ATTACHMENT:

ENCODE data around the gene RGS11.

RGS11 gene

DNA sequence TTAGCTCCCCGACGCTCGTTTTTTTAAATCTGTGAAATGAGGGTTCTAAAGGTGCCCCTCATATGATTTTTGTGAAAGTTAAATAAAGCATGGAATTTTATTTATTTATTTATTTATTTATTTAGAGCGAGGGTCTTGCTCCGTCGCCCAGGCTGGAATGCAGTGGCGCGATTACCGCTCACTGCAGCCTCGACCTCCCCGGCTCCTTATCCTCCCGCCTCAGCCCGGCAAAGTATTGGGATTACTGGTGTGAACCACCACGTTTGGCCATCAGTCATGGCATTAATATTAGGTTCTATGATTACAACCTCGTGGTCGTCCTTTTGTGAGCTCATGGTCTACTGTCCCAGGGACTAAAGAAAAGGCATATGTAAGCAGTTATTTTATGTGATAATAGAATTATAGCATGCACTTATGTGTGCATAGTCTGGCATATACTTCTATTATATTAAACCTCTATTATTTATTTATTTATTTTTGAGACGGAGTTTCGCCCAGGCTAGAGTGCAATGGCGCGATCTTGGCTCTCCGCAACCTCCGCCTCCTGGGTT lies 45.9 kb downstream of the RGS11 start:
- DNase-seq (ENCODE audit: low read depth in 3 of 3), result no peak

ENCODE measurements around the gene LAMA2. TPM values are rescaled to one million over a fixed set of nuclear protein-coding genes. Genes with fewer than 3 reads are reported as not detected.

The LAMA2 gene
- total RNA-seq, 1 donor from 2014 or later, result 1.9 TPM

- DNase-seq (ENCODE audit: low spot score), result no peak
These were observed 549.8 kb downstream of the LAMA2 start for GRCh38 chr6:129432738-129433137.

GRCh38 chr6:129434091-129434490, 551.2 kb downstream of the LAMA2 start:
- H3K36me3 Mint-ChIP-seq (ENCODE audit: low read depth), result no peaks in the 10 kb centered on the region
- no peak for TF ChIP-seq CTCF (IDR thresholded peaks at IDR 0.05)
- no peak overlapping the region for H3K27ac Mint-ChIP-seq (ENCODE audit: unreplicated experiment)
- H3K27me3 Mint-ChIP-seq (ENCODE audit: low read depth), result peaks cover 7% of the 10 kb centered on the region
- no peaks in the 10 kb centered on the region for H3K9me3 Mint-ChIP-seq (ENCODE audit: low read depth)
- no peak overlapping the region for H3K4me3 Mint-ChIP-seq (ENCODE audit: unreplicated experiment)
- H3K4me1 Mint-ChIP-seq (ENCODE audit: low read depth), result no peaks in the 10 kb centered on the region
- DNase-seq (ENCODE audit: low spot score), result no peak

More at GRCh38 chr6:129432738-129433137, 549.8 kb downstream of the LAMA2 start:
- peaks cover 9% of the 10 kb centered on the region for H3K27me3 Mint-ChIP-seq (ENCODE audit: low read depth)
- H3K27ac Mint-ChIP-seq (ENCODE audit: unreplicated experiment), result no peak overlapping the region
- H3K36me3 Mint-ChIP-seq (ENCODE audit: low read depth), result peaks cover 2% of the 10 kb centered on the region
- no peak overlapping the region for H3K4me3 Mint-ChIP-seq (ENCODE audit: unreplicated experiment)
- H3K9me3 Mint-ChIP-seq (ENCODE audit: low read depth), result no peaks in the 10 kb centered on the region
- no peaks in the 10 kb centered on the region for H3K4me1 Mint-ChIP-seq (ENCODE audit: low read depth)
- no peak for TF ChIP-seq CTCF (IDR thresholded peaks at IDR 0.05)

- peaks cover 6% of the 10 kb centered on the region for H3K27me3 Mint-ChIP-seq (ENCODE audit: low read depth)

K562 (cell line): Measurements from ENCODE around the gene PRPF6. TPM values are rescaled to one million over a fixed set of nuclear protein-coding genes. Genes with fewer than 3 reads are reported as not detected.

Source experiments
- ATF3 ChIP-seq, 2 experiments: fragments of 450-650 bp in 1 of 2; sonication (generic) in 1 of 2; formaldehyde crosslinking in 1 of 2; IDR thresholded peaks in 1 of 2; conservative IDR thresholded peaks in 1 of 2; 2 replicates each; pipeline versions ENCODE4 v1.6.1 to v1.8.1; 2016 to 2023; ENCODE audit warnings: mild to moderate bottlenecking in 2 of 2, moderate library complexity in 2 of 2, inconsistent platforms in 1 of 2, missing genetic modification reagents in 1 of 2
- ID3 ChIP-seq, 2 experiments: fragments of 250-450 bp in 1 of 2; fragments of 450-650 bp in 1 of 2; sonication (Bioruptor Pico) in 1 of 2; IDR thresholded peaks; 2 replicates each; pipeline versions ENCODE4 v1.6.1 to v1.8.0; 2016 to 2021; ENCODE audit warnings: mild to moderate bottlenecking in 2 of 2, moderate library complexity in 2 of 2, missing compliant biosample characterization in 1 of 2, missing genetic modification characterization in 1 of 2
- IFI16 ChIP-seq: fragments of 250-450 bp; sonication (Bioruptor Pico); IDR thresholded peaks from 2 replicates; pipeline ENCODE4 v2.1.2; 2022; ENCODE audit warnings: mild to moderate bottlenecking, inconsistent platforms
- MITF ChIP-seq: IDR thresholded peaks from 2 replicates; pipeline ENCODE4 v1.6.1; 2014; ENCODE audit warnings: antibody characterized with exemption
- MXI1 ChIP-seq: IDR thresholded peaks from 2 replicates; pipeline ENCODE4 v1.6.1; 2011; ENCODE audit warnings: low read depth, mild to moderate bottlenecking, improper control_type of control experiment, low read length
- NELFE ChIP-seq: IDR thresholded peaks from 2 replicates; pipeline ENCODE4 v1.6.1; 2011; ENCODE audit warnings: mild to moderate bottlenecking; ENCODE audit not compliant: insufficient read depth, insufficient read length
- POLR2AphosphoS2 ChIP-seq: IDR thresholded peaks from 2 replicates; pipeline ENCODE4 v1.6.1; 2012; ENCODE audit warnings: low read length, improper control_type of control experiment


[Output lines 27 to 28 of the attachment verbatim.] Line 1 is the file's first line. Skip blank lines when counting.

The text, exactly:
- peaks cover 6% of the 10 kb centered on the region for H3K27me3 Mint-ChIP-seq (ENCODE audit: low read depth)

K562 (cell line): Measurements from ENCODE around the gene PRPF6. TPM values are rescaled to one million over a fixed set of nuclear protein-coding genes. Genes with fewer than 3 reads are reported as not detected.